He explained: “Queen’s was already an incredibly successful tournament and it was ‘how could I tweak it’. You’d be a fool to mess with the core element.

“With the 02 event I could make my mark. I was handed a blank piece of paper to set it up.Just a bit of responsibility? Yeh. A fantastic challenge and I’m so proud of how it has developed.”

One can only hope that if he does get the job he will vote to keep the ATP World Tour Finals at the O2 in London. That would certainly be the right answer.

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Unseeded Ugo Humbert Becomes First Player In Over A Decade To Win Halle On Debut

The 22-year-old fired nine aces and 29 winners to claim his first ATP 500 title.

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image via https://twitter.com/ATPHalle

France’s Ugo Humbert has clinched his maiden ATP title on the grass after defeating Andrey Rublev in straight sets at the Noventi Open in Halle.

 

Humbert remained unbroken throughout his 6-3, 7-6(4), win over the Russian fourth seed who has won more matches on the ATP Tour than any other player since the start of 2020 (74). The Frenchman was particularly impressive behind serve where he won 83% of his first service points and 55% on his second. It is the first time he has beaten Rublev on the Tour after losing to him on two previous occasions in 2019 (Monte Carlo) and 2020 (St. Petersburg).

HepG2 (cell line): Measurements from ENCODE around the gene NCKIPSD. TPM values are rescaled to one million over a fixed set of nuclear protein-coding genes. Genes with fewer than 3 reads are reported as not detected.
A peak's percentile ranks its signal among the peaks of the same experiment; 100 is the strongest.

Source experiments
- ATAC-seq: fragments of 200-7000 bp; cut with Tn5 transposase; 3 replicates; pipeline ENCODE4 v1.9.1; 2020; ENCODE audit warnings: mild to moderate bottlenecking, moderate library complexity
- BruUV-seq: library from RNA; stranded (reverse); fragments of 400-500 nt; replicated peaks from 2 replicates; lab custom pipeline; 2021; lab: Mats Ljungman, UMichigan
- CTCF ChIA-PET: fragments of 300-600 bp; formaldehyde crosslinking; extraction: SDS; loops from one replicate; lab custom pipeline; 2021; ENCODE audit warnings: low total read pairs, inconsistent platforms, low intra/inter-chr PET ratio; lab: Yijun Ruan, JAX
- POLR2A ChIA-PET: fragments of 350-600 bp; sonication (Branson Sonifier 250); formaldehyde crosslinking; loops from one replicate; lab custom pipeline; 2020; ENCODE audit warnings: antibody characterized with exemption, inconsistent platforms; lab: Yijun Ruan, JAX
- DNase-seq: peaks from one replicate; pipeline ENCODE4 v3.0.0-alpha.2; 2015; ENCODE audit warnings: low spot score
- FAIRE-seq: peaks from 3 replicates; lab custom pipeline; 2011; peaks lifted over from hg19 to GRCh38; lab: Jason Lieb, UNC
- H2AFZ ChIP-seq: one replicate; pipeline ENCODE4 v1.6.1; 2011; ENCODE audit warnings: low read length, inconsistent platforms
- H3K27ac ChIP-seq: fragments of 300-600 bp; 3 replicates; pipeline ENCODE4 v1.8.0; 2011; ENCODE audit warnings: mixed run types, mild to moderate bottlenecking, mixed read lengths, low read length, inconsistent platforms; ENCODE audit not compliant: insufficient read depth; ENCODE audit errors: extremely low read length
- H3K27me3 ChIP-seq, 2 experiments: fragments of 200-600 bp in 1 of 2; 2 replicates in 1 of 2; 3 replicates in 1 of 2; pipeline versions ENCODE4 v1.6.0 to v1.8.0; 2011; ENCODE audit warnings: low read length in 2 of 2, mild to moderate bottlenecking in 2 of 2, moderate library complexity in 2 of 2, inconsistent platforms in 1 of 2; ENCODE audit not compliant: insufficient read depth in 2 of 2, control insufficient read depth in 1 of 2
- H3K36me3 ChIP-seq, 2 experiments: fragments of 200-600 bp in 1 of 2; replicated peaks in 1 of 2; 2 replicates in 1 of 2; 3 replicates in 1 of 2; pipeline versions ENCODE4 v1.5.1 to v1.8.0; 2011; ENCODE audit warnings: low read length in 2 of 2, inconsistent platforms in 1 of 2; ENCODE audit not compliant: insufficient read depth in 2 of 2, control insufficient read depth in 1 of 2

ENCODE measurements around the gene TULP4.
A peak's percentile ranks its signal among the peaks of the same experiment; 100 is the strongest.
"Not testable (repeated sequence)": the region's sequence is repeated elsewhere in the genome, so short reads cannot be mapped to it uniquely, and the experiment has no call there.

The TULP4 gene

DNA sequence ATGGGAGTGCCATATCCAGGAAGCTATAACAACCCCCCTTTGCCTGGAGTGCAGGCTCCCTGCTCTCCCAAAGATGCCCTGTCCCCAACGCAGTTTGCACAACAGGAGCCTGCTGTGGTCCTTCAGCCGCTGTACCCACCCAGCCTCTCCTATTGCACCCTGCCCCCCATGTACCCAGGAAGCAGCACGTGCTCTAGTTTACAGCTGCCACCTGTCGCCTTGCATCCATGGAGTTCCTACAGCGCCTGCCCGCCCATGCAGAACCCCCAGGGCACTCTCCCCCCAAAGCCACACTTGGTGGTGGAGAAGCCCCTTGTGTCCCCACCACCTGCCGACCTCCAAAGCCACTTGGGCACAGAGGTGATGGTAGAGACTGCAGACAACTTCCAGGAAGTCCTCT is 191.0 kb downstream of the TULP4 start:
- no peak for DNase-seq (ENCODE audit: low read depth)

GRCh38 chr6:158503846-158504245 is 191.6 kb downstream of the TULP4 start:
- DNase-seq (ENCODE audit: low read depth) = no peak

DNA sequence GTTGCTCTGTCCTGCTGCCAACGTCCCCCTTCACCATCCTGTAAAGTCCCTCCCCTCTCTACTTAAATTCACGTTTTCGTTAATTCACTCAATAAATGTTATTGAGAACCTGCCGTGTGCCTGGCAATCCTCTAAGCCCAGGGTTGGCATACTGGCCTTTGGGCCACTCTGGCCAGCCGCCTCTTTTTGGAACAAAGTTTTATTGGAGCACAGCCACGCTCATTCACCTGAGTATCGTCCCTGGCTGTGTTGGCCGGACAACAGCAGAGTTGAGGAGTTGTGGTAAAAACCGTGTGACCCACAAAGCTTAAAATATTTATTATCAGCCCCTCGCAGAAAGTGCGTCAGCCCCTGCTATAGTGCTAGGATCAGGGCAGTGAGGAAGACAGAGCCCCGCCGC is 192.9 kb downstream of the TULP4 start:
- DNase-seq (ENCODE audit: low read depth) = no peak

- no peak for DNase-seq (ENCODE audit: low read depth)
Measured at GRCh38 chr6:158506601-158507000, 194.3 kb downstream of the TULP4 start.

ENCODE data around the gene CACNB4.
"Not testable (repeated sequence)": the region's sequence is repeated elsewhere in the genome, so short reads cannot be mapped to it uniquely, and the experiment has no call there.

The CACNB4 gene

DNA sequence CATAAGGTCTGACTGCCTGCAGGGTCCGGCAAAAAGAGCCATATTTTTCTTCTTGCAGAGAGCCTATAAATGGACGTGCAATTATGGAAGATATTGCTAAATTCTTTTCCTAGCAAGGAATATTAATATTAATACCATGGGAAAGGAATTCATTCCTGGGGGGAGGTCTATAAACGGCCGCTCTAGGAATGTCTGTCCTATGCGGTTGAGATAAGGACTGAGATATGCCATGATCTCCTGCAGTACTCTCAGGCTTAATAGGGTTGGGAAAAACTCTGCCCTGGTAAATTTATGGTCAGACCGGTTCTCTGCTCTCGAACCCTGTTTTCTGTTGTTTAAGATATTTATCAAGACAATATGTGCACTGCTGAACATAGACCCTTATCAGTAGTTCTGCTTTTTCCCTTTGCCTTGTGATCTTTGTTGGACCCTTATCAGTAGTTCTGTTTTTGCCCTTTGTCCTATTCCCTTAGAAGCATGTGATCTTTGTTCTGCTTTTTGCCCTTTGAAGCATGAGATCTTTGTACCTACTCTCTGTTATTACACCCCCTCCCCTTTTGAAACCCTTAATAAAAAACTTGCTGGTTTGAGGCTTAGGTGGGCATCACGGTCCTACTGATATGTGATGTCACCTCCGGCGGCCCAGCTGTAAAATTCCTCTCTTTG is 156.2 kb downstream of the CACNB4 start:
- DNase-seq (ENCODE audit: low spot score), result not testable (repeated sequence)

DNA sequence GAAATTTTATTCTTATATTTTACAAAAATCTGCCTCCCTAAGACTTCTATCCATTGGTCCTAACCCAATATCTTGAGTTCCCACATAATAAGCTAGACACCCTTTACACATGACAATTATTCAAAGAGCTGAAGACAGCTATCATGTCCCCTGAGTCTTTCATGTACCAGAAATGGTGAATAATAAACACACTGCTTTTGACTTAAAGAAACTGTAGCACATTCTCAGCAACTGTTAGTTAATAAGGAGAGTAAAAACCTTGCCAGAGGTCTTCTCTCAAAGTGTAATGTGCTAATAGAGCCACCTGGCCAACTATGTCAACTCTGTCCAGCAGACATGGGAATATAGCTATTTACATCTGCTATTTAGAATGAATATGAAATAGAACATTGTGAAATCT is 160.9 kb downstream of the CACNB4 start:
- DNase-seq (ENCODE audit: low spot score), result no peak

“It’s incredible,” said Humbert. “The best victory of my career. I’m very proud because it wasn’t easy, I was a little but tired today but I tried to stay focused on each point. It’s very nice.”

The triumph concludes what has been a marathon week in Halle for the 22-year-old. En route to the final he had to come through four three-set matches where he scored wins over Sam Querrey, Alexander Zverev, Sebastian Korda and Felix-Auger Aliassime. Becoming only the second player in Halle’s 28-year history to have reached the final by playing only three-set matches.

Meanwhile, runner-up Rublev paid tribute to his opponent following their clash. The world No.7 is now 1-2 in finals played so far this season after winning Rotterdam before losing to Stefanos Tsitsipas in Monte Carlo. To put that into perspective, in 2020 he won all six finals he played in.

“I have often told my coach that you play in an incredible way,” he said. “You have everything to be a very great player. So keep working, doing everything you do. You play very well, you have incredible shots. I wish you a great career.”